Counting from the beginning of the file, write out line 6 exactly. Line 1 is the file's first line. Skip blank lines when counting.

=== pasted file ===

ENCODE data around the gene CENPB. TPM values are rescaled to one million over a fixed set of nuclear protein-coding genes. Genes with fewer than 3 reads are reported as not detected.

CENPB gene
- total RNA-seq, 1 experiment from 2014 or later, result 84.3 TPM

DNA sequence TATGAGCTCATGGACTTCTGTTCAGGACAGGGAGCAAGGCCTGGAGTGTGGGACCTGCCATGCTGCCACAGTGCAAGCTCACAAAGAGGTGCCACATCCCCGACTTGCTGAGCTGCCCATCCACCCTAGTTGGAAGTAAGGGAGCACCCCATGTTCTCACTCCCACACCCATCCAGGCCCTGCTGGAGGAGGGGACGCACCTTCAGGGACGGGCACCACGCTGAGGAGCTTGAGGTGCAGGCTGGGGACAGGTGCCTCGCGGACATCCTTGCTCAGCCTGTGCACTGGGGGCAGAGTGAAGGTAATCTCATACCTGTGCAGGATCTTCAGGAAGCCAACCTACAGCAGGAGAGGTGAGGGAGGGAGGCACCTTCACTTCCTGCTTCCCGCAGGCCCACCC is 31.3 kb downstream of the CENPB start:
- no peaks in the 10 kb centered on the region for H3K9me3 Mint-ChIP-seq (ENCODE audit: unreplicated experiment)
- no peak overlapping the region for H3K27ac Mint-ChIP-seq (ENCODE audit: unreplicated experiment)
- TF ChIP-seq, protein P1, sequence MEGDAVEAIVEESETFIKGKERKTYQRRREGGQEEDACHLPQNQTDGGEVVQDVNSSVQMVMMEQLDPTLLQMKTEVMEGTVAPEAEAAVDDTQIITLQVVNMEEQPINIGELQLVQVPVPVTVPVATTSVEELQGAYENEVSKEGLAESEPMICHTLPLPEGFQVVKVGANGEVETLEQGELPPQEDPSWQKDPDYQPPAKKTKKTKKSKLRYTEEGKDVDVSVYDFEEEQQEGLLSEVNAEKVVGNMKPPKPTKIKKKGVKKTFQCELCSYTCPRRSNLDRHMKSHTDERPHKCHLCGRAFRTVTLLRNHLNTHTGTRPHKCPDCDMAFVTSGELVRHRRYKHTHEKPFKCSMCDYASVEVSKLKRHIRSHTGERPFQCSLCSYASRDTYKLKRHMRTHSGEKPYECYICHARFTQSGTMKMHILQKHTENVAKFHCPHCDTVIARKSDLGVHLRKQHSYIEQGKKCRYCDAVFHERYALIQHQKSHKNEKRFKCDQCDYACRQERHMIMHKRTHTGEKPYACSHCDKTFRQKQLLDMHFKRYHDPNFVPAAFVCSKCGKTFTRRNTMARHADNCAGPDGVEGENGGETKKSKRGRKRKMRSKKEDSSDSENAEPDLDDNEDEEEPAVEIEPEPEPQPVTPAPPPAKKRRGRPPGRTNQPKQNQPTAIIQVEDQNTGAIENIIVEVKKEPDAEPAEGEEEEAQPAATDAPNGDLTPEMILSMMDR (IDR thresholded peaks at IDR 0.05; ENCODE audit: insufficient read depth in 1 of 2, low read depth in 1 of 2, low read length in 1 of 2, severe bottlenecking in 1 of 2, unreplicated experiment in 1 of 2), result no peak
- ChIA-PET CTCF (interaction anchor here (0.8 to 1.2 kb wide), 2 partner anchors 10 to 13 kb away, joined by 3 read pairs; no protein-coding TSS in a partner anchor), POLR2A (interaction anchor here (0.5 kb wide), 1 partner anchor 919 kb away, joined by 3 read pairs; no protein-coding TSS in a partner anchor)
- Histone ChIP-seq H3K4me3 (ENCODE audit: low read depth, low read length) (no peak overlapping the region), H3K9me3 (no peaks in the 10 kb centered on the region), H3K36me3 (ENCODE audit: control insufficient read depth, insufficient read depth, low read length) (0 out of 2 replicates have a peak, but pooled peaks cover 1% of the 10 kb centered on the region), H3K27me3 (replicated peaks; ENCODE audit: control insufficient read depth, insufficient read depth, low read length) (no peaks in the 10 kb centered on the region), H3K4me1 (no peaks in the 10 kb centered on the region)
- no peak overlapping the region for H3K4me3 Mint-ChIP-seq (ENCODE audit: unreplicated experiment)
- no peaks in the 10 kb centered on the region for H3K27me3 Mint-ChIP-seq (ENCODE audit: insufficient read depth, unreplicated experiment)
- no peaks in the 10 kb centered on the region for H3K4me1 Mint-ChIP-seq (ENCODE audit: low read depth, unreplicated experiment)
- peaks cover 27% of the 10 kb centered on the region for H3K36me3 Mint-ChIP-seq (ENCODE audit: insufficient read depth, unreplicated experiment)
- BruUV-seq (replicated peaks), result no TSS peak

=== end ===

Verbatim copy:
- no peak overlapping the region for H3K27ac Mint-ChIP-seq (ENCODE audit: unreplicated experiment)